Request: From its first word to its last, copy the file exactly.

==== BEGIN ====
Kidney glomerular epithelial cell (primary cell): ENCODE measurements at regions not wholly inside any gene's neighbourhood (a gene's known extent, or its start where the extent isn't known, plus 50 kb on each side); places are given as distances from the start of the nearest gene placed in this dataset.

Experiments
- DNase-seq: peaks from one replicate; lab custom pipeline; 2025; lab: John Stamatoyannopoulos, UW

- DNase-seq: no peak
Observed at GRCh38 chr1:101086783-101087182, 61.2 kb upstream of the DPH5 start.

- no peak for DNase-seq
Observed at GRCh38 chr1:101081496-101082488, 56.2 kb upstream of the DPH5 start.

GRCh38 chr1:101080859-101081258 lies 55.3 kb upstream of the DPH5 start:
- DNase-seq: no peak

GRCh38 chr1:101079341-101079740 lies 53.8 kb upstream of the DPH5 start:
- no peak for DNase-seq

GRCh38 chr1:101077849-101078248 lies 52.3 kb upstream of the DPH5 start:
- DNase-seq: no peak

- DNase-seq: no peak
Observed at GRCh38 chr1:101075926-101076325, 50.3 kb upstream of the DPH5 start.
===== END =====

Kidney glomerular epithelial cell (primary cell): ENCODE measurements at regions not wholly inside any gene's neighbourhood (a gene's known extent, or its start where the extent isn't known, plus 50 kb on each side); places are given as distances from the start of the nearest gene placed in this dataset.

Experiments
- DNase-seq: peaks from one replicate; lab custom pipeline; 2025; lab: John Stamatoyannopoulos, UW

- DNase-seq: no peak
Observed at GRCh38 chr1:101086783-101087182, 61.2 kb upstream of the DPH5 start.

- no peak for DNase-seq
Observed at GRCh38 chr1:101081496-101082488, 56.2 kb upstream of the DPH5 start.

GRCh38 chr1:101080859-101081258 lies 55.3 kb upstream of the DPH5 start:
- DNase-seq: no peak

GRCh38 chr1:101079341-101079740 lies 53.8 kb upstream of the DPH5 start:
- no peak for DNase-seq

GRCh38 chr1:101077849-101078248 lies 52.3 kb upstream of the DPH5 start:
- DNase-seq: no peak

- DNase-seq: no peak
Observed at GRCh38 chr1:101075926-101076325, 50.3 kb upstream of the DPH5 start.